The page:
Saturday, October 24, 2009

How long does a CD Last?

As I was reading an article about the San Francisco Library and their collection of 4,000 LP records I noticed one line that caught my attention. It said “Records are a much better long-term format than a CD. CDs eventually self-destruct,". I started to wonder how long does a recordable CD last. I went to Google and searched the question.

It seems that there are a number of conditions that affect the life of a CD such as moisture, CD quality, heat, burning process, material used for making the CD, the position it is stored. According to studies they last 2-5 years for most users. So, how do we store all the family photos and documents we want to save for future generations?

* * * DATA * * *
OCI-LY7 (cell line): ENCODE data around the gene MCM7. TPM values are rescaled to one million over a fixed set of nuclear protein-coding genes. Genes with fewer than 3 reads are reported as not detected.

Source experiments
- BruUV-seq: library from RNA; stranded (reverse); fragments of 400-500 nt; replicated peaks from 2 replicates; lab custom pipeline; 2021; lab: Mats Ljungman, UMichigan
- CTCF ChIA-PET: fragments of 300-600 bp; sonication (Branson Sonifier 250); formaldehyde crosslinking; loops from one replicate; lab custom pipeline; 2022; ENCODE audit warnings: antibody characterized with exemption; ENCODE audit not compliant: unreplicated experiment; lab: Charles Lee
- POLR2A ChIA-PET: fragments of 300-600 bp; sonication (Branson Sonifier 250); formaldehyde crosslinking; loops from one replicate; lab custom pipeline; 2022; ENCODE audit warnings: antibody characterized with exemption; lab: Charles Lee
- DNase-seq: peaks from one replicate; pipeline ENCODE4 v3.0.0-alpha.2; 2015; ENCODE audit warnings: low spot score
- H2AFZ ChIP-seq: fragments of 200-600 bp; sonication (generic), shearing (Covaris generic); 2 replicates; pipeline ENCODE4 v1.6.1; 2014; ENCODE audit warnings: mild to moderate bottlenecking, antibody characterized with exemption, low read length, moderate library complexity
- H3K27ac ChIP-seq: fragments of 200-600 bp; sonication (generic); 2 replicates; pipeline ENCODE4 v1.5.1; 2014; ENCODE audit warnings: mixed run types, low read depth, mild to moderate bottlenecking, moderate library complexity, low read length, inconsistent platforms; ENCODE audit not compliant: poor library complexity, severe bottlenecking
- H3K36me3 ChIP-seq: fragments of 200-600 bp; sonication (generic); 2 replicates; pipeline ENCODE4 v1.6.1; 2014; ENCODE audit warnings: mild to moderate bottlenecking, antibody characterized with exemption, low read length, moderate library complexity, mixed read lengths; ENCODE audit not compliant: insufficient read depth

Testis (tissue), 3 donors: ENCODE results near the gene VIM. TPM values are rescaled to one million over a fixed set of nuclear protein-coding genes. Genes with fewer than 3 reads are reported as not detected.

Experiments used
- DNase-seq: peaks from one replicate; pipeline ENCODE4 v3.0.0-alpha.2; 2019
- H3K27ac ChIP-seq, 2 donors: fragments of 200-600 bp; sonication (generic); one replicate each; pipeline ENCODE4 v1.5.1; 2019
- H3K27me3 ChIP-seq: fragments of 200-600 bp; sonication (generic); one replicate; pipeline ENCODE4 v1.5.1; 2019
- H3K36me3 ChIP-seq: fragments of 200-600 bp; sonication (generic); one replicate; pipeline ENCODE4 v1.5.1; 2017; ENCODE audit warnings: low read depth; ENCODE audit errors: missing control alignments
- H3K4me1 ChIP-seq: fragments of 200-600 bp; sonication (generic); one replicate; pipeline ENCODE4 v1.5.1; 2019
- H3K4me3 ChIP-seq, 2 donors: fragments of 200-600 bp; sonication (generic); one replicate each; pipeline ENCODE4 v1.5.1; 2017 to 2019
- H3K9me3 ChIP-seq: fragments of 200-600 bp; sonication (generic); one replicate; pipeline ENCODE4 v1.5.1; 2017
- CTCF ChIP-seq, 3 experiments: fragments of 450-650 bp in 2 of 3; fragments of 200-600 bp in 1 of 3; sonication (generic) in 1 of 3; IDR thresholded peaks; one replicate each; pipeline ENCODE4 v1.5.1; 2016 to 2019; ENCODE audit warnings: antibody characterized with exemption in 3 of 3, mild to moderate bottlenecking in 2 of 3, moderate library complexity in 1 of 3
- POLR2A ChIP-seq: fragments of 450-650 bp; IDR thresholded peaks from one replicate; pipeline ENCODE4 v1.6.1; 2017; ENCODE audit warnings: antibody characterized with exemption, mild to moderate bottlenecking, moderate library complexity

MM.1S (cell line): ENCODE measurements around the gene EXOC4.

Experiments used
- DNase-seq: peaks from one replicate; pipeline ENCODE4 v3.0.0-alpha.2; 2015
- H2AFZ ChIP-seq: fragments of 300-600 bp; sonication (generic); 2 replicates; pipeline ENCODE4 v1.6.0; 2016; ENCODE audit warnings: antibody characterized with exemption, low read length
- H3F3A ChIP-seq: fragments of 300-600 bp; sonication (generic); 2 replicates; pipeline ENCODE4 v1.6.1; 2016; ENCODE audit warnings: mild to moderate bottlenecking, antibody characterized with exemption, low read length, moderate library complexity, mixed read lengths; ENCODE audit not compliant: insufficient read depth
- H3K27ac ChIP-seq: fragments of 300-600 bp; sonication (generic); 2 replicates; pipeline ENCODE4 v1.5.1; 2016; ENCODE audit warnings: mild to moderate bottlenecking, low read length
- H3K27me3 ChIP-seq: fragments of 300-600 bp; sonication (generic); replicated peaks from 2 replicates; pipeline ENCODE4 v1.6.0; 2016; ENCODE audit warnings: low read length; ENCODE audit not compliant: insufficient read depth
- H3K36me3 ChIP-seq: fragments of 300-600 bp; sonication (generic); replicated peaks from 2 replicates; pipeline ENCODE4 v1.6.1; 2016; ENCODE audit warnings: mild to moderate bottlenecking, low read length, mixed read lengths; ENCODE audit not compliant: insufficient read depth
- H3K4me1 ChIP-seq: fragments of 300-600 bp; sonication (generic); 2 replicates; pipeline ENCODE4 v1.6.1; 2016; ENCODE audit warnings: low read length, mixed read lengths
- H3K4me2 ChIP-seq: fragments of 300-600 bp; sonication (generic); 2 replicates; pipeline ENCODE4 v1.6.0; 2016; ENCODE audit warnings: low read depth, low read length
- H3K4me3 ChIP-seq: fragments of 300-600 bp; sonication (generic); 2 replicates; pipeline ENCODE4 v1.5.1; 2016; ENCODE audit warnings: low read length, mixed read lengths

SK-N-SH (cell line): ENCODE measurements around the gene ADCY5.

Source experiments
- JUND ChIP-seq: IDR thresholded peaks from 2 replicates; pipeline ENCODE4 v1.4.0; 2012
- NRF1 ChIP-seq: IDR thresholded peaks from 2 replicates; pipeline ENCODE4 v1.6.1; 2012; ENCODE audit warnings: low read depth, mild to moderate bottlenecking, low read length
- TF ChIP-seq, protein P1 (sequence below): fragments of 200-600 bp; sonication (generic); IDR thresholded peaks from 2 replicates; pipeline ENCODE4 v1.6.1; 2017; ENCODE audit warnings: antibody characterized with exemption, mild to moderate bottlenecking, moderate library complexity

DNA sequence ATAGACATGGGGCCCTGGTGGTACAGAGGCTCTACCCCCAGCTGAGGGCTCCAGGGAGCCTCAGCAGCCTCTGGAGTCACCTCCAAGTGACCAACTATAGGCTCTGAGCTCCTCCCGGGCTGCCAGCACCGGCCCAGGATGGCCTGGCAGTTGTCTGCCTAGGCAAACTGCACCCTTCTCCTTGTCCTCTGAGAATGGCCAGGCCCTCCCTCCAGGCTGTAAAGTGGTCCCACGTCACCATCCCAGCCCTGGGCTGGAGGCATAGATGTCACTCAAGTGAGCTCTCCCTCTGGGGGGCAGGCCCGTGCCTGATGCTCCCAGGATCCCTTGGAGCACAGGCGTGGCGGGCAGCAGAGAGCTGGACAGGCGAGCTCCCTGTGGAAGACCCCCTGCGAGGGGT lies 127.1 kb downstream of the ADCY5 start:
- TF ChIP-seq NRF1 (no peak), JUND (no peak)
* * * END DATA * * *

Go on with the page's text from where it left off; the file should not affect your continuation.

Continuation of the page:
When it comes to digital photos, the Library of Congress suggests a three-pronged approach: save them to discs or USB flash drives, upload them to online storage sites such as, and print out copies with archive-quality ink. Then, when CD-Rs, flash drives, or websites become outdated, move everything to their replacements.

Also, know that blank CD-Rs don't last as long as used discs -- think five to 10 years shelf life. That may be plenty of time, considering the speed of overturning technology. CDs may feel like 8-tracks in five years.